RG3, Russell Wilson, Andrew Luck head class of rookie winners

With 10:19 left in the third quarter Sunday, Seattle Seahawks quarterback Russell Wilson found himself in a strangely unfamiliar place at a strangely early point in the game: On the sideline. Watching the offense. Without any injury to explain for it.

"I don't remember the last time I was on the sideline for that long," Wilson joked during a phone conversation Monday night.

Are you catching this? If not, it's time that you do. Actually, it's time for all of us, as we approach Week 15, to truly step back and appreciate the odd nature of this special season for first-year quarterbacks.

You can start here: This past Sunday, a rookie quarterback -- one who was selected in the third round of the draft -- was pulled from a game to preserve his health for a potential playoff push, because his team was already ahead, 45-0. That's just ... not normal.

Fourth-quarter Comebacks by Rookie QBs
QB Week Opponent Final score
Luck Week 5 Packers 30-27
Week 8 Titans 19-13
Week 13 Lions 35-33
Week 14 Titans 27-23
RG3 Week 4 Buccaneers 24-22
Week 13 Giants 17-16
Tannehill Week 12 Seahawks 24-21
Wilson Week 3 Packers 14-12
Week 6 Patriots 24-23
Week 13 Bears 23-17
Weeden Week 6 Bengals 34-24
Foles Week 14 Buccaneers 23-21
Cousins Week 14 Ravens 31-28

"That was a pretty cool scene, though," said Wilson, who watched as the Seahawks closed out a 58-0 win against the Arizona Cardinals. "To get that in the National Football League? Are you kidding me? 58 points, man? And not only that -- it was a shutout!"

We can talk all day about records -- about Ryan Tannehill surpassing Dan Marino's rookie totals with the Miami Dolphins or Andrew Luck topping Peyton Manning's first-year numbers with the Indianapolis Colts -- but in this passer-friendly era, bloated statistics aren't what make the Class of 2012 worthy of unprecedented respect.

Instead, it's the way they are doing it.

"I think this class will go down in history," Wilson said. "Whether that's this year or down the road, I think there will be a lot of great things to come from all of us. This rookie class is kicking it off pretty strong, all the way across the board. That's pretty cool."

It will surely take some time before we know the real worth of this class -- whether these rookies have what it takes, from a longevity standpoint, to stack up with the Class of 1983, which included John Elway, Jim Kelly and Marino -- but Wilson is absolutely right. They've gotten off to one memorable start.

On Sunday, two more rookies became the latest to come up big in clutch moments: Philadelphia Eagles quarterback Nick Foles threw a last-second game-winning touchdown, and Washington Redskins backup Kirk Cousins tossed a TD pass and completed a two-point conversion to send his team to overtime. Beyond the gaudy numbers, those are the types of moments that have defined this class.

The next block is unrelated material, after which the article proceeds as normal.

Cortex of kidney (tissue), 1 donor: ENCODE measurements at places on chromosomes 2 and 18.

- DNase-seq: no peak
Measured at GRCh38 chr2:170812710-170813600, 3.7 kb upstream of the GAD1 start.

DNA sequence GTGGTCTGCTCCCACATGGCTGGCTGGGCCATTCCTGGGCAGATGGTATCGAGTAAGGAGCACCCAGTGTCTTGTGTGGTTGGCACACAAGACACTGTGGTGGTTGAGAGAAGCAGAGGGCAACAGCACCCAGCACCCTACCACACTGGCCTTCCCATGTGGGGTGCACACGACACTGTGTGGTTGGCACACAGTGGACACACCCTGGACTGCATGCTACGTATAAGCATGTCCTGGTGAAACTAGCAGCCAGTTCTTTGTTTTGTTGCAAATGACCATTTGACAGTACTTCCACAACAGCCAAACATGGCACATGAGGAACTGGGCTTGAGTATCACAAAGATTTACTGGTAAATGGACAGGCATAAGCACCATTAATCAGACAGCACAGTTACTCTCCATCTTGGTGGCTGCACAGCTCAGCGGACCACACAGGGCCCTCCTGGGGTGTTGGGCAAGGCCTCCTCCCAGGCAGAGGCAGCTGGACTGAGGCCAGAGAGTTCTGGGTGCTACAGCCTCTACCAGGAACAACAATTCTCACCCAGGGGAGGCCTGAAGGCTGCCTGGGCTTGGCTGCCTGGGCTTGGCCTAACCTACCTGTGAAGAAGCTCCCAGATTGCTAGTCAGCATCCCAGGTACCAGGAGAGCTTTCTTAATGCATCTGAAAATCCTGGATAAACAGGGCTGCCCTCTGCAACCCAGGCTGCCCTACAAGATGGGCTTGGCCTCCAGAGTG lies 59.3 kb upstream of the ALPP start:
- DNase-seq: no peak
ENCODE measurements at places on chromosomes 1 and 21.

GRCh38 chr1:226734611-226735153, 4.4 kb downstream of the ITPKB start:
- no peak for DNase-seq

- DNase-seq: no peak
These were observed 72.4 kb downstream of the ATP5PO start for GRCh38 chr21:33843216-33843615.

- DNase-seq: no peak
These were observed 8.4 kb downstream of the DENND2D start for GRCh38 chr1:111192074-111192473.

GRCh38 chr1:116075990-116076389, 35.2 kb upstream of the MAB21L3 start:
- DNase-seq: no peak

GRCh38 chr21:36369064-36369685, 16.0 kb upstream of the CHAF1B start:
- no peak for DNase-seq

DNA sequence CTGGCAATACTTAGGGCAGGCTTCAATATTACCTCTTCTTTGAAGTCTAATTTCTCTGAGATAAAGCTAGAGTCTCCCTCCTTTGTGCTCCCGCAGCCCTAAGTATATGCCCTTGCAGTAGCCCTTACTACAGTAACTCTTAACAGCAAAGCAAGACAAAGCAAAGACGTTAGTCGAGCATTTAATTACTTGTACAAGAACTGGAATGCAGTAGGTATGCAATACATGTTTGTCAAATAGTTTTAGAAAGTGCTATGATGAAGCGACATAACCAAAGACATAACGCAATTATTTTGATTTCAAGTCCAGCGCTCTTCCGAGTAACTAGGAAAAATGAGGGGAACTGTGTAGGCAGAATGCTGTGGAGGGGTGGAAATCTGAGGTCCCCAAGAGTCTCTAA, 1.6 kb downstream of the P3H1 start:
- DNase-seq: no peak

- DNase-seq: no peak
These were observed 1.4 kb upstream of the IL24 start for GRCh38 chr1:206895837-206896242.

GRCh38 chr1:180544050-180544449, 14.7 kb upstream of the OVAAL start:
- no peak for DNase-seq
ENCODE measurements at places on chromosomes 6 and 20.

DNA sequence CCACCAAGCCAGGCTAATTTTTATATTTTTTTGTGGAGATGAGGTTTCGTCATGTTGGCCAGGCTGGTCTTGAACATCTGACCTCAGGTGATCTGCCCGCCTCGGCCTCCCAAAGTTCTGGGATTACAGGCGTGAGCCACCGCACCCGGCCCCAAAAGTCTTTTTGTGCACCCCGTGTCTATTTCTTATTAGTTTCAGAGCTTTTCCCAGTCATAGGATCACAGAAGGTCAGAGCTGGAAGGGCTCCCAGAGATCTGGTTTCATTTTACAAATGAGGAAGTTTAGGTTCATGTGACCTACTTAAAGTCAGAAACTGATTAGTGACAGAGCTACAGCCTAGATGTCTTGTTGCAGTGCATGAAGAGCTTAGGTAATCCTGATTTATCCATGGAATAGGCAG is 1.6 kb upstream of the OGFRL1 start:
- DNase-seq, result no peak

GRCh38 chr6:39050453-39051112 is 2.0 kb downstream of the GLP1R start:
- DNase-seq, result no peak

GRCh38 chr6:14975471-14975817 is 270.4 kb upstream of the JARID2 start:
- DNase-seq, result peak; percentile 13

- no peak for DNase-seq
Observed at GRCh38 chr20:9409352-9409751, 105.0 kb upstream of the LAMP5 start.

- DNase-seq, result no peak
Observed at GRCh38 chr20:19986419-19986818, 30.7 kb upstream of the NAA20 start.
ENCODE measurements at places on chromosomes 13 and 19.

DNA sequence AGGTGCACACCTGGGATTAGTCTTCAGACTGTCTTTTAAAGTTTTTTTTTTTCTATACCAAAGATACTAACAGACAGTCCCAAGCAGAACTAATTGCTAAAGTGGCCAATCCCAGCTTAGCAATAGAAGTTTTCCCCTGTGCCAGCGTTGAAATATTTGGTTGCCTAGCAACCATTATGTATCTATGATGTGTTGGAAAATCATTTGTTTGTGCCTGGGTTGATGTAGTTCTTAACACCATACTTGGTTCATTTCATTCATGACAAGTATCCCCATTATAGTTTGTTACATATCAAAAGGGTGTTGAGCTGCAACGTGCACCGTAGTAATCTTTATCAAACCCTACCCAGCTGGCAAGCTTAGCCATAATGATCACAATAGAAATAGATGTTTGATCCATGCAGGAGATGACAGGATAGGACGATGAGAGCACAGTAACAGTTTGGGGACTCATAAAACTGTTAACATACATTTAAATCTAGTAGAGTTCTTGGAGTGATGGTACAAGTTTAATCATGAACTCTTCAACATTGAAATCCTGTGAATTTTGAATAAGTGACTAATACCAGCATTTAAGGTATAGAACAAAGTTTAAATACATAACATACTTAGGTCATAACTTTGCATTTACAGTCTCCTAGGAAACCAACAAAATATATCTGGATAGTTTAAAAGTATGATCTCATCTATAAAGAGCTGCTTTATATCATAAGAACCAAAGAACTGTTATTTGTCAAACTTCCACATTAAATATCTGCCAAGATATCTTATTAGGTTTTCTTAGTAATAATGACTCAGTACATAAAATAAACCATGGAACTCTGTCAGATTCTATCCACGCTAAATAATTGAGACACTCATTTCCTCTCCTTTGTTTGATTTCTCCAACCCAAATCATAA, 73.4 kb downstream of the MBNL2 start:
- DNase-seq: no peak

That's why these rookies deserve such respect: Because of games like the one Wilson had against the Chicago Bears two weeks ago. Because of games like the one Robert Griffin III had in Week 4 against the Tampa Bay Buccaneers or the one he had in Week 13 against the New York Giants. Because of drives like the one that Tannehill led in the fourth quarter during Week 12 against Seattle.

These rookies aren't just putting up big numbers. They're winning.

You want clutch? This is clutch: Seven rookie quarterbacks this season have accounted for 15 game-winning drives and 13 fourth-quarter comebacks.

"When the game is on the line, that's when I want the football," Wilson said. "That's when I love to play. That's when you're the most tuned in. I call it laser focus. You've got to have that laser focus when the game is on the line, and that's when I love to play.

"All I ask for is the ball with two minutes left. If I can get that, it's a great situation."

We've already seen that the quarterbacks in this rookie class certainly seem to have that clutch gene. In the coming weeks, we'll learn a little more about them; we'll find out if they're still clutch when the speed of the game ratchets up another level, when playoff atmospheres and late-season pushes separate the men from the boys.



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In the past 62 seasons of NFL football, 10 rookie quarterbacks have led their teams to the playoffs. If the season ended today, Wilson's Seahawks and Luck's Colts would both be in. Griffin's Redskins are still pushing for a wild-card spot, while Tannehill's Dolphins and Brandon Weeden's Cleveland Browns are also technically still alive, if barely.

That's impressive. However, none of these rookies have locked up playoff spots just yet. And that's what we get to watch for next.

There are so many reasons to love this crop of quarterbacks. They combine coolness and sophistication. They're likeable and marketable. Talented and dedicated. Athletic and accurate. They should make us all excited for the future of football.

Perhaps most importantly -- perhaps what makes the Class of 2012 so special at this point -- is the fact that this group is doing more than piling up passing yards. It's also piling up wins.

"That's what the NFL is about," Wilson said. "Great players play great in big-time situations, and I'm looking forward to that. I've always dreamed of being a Super Bowl winning quarterback, doing great things.

"I have a lot to do before I get there, and I just need to take one game at a time. We're working at it. You can never be afraid to excel. And I'm definitely not afraid of that. That's for sure."

Neither, it seems, are the rest of his rookie counterparts.

Follow Jeff Darlington on Twitter @JeffDarlington.